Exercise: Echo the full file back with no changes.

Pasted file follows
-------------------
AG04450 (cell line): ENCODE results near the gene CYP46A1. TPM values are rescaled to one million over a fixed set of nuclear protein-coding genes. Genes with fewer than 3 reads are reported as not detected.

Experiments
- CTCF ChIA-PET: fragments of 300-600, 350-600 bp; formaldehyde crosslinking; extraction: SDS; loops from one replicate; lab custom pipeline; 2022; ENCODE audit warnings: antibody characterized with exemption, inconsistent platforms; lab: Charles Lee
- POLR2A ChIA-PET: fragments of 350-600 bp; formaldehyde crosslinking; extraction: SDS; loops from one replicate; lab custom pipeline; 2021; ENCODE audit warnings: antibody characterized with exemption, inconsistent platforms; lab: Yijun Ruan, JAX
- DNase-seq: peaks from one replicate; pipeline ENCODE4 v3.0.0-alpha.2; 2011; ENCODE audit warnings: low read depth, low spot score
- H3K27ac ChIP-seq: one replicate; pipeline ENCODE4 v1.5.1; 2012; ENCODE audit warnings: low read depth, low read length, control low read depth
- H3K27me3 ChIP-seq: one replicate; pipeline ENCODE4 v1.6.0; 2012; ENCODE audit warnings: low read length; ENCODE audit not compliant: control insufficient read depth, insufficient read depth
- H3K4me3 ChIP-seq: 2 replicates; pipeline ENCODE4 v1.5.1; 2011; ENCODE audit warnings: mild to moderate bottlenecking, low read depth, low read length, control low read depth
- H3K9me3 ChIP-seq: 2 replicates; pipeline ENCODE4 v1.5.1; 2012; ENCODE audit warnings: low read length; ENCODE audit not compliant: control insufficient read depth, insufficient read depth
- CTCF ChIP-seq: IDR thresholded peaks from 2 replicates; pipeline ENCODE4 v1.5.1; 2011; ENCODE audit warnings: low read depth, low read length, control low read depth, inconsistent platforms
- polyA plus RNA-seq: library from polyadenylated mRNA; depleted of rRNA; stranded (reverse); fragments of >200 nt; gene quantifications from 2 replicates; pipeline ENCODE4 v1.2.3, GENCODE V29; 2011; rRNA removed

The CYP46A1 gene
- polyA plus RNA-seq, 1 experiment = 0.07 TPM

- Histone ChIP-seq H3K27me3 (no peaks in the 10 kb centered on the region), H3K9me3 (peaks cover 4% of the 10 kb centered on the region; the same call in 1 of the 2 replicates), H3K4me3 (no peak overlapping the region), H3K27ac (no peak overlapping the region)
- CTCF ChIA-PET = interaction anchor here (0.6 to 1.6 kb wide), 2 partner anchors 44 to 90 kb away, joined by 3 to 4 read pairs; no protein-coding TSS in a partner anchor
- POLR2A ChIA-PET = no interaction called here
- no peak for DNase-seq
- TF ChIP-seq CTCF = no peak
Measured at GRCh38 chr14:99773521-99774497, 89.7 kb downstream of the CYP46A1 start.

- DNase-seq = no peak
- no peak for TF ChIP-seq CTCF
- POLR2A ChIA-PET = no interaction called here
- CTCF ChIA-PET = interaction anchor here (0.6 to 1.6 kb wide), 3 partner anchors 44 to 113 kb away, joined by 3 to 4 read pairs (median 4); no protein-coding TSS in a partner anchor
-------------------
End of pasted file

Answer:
AG04450 (cell line): ENCODE results near the gene CYP46A1. TPM values are rescaled to one million over a fixed set of nuclear protein-coding genes. Genes with fewer than 3 reads are reported as not detected.

Experiments
- CTCF ChIA-PET: fragments of 300-600, 350-600 bp; formaldehyde crosslinking; extraction: SDS; loops from one replicate; lab custom pipeline; 2022; ENCODE audit warnings: antibody characterized with exemption, inconsistent platforms; lab: Charles Lee
- POLR2A ChIA-PET: fragments of 350-600 bp; formaldehyde crosslinking; extraction: SDS; loops from one replicate; lab custom pipeline; 2021; ENCODE audit warnings: antibody characterized with exemption, inconsistent platforms; lab: Yijun Ruan, JAX
- DNase-seq: peaks from one replicate; pipeline ENCODE4 v3.0.0-alpha.2; 2011; ENCODE audit warnings: low read depth, low spot score
- H3K27ac ChIP-seq: one replicate; pipeline ENCODE4 v1.5.1; 2012; ENCODE audit warnings: low read depth, low read length, control low read depth
- H3K27me3 ChIP-seq: one replicate; pipeline ENCODE4 v1.6.0; 2012; ENCODE audit warnings: low read length; ENCODE audit not compliant: control insufficient read depth, insufficient read depth
- H3K4me3 ChIP-seq: 2 replicates; pipeline ENCODE4 v1.5.1; 2011; ENCODE audit warnings: mild to moderate bottlenecking, low read depth, low read length, control low read depth
- H3K9me3 ChIP-seq: 2 replicates; pipeline ENCODE4 v1.5.1; 2012; ENCODE audit warnings: low read length; ENCODE audit not compliant: control insufficient read depth, insufficient read depth
- CTCF ChIP-seq: IDR thresholded peaks from 2 replicates; pipeline ENCODE4 v1.5.1; 2011; ENCODE audit warnings: low read depth, low read length, control low read depth, inconsistent platforms
- polyA plus RNA-seq: library from polyadenylated mRNA; depleted of rRNA; stranded (reverse); fragments of >200 nt; gene quantifications from 2 replicates; pipeline ENCODE4 v1.2.3, GENCODE V29; 2011; rRNA removed

The CYP46A1 gene
- polyA plus RNA-seq, 1 experiment = 0.07 TPM

- Histone ChIP-seq H3K27me3 (no peaks in the 10 kb centered on the region), H3K9me3 (peaks cover 4% of the 10 kb centered on the region; the same call in 1 of the 2 replicates), H3K4me3 (no peak overlapping the region), H3K27ac (no peak overlapping the region)
- CTCF ChIA-PET = interaction anchor here (0.6 to 1.6 kb wide), 2 partner anchors 44 to 90 kb away, joined by 3 to 4 read pairs; no protein-coding TSS in a partner anchor
- POLR2A ChIA-PET = no interaction called here
- no peak for DNase-seq
- TF ChIP-seq CTCF = no peak
Measured at GRCh38 chr14:99773521-99774497, 89.7 kb downstream of the CYP46A1 start.

- DNase-seq = no peak
- no peak for TF ChIP-seq CTCF
- POLR2A ChIA-PET = no interaction called here
- CTCF ChIA-PET = interaction anchor here (0.6 to 1.6 kb wide), 3 partner anchors 44 to 113 kb away, joined by 3 to 4 read pairs (median 4); no protein-coding TSS in a partner anchor